Wearable passive upper-limb exoskeletons have been proposed and commercialized as tools to improve the ergonomics of workers in repetitive or physically demanding tasks. In the study presented here, an innovative upper-limb exoskeleton is presented, along with experimental tests with human subjects. The device, called proto-MATE, is characterized by two distinguishing design features: a highly ergonomic human-robot kinematics architecture and bioinspired assistance, created to partially compensate for the user's arm weight. Experimental tests investigated the device's effects on the physical strain of eight upper-limb muscles. These tests also quantified the kinematic coupling between the device and the user by means of specific kinematics-related parameters. The protocol included overhead tasks that are representative of the target application and tasks that generalize nontargeted upperlimb movements and may occur in real working conditions.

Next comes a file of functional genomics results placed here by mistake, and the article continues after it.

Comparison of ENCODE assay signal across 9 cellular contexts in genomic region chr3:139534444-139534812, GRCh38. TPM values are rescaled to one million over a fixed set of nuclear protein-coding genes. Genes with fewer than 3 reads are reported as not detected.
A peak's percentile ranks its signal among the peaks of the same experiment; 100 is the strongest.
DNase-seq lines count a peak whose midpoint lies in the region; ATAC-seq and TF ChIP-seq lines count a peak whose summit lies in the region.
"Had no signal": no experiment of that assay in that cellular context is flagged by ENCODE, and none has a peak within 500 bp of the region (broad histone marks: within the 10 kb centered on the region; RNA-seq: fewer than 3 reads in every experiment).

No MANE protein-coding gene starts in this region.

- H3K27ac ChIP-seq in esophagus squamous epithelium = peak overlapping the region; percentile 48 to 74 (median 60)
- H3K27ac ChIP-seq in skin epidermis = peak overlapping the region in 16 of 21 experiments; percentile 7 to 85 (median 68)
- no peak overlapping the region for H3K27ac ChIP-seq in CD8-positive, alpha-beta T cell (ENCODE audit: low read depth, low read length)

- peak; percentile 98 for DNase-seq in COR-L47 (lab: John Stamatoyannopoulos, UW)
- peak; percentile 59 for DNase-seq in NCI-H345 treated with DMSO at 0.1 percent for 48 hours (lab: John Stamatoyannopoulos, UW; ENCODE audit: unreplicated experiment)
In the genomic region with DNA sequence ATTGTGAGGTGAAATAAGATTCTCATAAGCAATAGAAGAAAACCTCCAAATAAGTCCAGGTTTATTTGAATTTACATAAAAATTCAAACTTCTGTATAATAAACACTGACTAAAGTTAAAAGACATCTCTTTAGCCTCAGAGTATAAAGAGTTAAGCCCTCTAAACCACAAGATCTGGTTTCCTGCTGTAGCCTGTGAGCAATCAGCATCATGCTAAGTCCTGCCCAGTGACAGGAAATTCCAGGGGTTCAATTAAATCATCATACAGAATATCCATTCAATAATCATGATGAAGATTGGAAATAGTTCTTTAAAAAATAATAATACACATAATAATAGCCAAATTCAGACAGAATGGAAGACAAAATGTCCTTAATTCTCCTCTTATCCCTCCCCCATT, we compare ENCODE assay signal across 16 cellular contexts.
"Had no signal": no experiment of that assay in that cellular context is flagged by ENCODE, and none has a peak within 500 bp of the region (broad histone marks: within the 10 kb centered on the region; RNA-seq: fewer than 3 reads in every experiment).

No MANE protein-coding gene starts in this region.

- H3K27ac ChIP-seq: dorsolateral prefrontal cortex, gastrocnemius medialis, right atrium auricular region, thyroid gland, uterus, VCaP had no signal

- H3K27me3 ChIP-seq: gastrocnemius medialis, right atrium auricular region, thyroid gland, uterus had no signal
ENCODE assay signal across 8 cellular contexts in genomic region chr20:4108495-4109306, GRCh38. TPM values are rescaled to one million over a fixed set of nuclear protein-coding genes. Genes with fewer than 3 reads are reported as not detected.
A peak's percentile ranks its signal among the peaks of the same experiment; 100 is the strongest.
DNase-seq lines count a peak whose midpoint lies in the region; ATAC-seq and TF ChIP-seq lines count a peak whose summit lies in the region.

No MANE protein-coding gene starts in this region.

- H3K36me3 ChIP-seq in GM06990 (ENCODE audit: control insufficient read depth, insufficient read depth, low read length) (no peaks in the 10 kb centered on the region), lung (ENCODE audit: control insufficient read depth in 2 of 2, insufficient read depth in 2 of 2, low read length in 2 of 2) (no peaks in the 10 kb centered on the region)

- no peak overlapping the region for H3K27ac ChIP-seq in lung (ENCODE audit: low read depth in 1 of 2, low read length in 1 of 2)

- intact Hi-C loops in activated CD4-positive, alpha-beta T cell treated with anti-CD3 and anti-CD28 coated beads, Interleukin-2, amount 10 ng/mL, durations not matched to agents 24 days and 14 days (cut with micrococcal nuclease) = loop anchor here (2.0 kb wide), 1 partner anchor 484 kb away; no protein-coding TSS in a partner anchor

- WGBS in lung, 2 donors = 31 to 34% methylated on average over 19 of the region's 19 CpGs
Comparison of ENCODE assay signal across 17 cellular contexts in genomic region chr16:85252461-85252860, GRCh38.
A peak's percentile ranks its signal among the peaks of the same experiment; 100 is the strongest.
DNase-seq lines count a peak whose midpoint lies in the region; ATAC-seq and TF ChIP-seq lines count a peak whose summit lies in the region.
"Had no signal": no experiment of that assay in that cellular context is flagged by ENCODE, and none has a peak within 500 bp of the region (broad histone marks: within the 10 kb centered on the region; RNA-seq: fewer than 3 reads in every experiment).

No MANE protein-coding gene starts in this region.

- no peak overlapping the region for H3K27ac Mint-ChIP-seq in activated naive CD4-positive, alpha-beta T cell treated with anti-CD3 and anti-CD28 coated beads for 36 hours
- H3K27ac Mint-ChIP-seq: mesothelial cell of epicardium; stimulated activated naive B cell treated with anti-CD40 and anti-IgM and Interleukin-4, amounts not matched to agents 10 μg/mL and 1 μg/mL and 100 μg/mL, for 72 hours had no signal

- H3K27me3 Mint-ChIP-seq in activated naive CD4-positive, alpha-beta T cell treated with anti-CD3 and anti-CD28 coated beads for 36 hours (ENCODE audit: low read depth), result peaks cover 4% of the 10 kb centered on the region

ASJC Scopus subject areas
- Control and Systems Engineering
- Computer Science Applications
- Electrical and Electronic Engineering